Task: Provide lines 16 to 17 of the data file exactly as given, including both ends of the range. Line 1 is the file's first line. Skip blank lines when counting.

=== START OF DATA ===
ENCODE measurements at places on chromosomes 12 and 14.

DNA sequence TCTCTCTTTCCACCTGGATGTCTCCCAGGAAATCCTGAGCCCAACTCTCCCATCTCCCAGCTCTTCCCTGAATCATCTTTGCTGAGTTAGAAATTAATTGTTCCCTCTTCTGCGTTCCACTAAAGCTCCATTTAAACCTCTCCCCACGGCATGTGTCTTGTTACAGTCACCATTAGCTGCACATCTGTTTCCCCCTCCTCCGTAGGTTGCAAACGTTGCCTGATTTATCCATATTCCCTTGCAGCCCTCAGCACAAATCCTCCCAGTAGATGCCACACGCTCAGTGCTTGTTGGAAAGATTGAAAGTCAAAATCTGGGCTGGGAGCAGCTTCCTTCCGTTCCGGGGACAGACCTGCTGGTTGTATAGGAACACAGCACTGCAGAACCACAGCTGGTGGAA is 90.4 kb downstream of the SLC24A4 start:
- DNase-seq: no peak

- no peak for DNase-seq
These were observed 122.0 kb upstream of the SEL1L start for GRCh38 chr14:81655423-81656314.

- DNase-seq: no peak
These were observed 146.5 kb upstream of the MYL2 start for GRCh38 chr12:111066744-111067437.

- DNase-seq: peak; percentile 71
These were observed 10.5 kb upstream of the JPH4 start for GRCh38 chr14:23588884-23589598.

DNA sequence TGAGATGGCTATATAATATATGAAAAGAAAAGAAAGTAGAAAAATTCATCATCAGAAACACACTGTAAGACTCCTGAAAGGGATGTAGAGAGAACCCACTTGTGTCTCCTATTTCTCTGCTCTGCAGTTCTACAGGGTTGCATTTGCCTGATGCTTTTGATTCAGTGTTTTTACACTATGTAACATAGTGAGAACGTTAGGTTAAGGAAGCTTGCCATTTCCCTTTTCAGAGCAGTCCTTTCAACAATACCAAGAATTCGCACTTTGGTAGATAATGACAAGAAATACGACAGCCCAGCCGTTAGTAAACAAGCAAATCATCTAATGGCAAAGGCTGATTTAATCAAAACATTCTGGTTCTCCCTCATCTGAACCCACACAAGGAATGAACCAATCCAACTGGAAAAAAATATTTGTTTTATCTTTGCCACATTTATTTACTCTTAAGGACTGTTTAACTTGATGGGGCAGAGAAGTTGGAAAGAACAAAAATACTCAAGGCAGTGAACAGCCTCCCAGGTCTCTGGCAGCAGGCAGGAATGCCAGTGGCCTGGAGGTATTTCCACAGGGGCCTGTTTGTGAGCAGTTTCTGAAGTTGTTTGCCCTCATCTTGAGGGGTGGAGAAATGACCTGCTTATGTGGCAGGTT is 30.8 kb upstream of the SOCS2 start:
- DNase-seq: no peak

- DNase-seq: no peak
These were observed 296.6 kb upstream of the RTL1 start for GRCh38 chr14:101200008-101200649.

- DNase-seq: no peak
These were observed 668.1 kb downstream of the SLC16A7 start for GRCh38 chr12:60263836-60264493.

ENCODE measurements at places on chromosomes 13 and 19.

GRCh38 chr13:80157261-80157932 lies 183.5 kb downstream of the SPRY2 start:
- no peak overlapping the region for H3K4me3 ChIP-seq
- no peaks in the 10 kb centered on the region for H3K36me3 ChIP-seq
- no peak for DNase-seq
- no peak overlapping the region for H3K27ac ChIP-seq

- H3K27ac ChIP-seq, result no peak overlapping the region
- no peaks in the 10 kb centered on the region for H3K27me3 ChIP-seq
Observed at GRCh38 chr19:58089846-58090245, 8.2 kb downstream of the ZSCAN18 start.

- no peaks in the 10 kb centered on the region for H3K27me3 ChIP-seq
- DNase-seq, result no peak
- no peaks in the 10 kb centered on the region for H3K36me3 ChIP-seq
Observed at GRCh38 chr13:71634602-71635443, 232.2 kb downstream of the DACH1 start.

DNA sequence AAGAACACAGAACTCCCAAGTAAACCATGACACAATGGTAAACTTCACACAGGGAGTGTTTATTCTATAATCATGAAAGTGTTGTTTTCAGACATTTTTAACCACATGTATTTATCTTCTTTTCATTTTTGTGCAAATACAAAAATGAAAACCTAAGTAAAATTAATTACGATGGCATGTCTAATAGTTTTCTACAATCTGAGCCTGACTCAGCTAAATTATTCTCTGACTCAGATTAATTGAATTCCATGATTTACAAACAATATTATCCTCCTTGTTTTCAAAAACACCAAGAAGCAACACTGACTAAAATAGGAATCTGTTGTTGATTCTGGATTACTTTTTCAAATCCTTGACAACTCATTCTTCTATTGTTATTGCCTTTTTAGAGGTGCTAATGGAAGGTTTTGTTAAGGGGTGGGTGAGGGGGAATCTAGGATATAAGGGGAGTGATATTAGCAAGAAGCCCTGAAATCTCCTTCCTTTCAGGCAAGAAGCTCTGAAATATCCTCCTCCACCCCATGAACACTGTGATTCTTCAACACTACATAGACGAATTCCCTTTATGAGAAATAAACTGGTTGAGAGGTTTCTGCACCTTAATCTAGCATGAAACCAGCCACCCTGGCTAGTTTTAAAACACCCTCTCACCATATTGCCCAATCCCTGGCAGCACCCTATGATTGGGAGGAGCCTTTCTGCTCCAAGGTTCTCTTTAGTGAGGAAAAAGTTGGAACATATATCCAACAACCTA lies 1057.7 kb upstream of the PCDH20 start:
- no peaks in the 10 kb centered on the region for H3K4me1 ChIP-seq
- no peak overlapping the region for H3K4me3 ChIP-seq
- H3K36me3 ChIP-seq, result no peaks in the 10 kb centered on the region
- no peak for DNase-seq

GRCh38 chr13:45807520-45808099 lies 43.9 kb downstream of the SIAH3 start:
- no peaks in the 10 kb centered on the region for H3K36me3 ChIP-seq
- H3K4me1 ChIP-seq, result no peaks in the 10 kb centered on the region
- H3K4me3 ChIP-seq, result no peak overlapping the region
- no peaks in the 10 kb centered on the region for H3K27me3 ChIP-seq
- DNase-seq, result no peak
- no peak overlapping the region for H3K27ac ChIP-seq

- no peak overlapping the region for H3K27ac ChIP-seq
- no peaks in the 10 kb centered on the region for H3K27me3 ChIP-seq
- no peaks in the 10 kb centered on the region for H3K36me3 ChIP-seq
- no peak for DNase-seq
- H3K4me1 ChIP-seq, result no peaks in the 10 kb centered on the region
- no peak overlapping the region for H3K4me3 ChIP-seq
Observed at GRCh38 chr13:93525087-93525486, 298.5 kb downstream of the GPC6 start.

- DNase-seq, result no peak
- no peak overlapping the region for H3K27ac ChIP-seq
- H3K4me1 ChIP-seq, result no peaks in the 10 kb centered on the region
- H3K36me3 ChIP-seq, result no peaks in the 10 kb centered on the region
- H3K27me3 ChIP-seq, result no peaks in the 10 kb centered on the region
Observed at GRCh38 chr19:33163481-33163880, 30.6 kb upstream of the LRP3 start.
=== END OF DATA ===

ENCODE measurements at places on chromosomes 13 and 19.

GRCh38 chr13:80157261-80157932 lies 183.5 kb downstream of the SPRY2 start: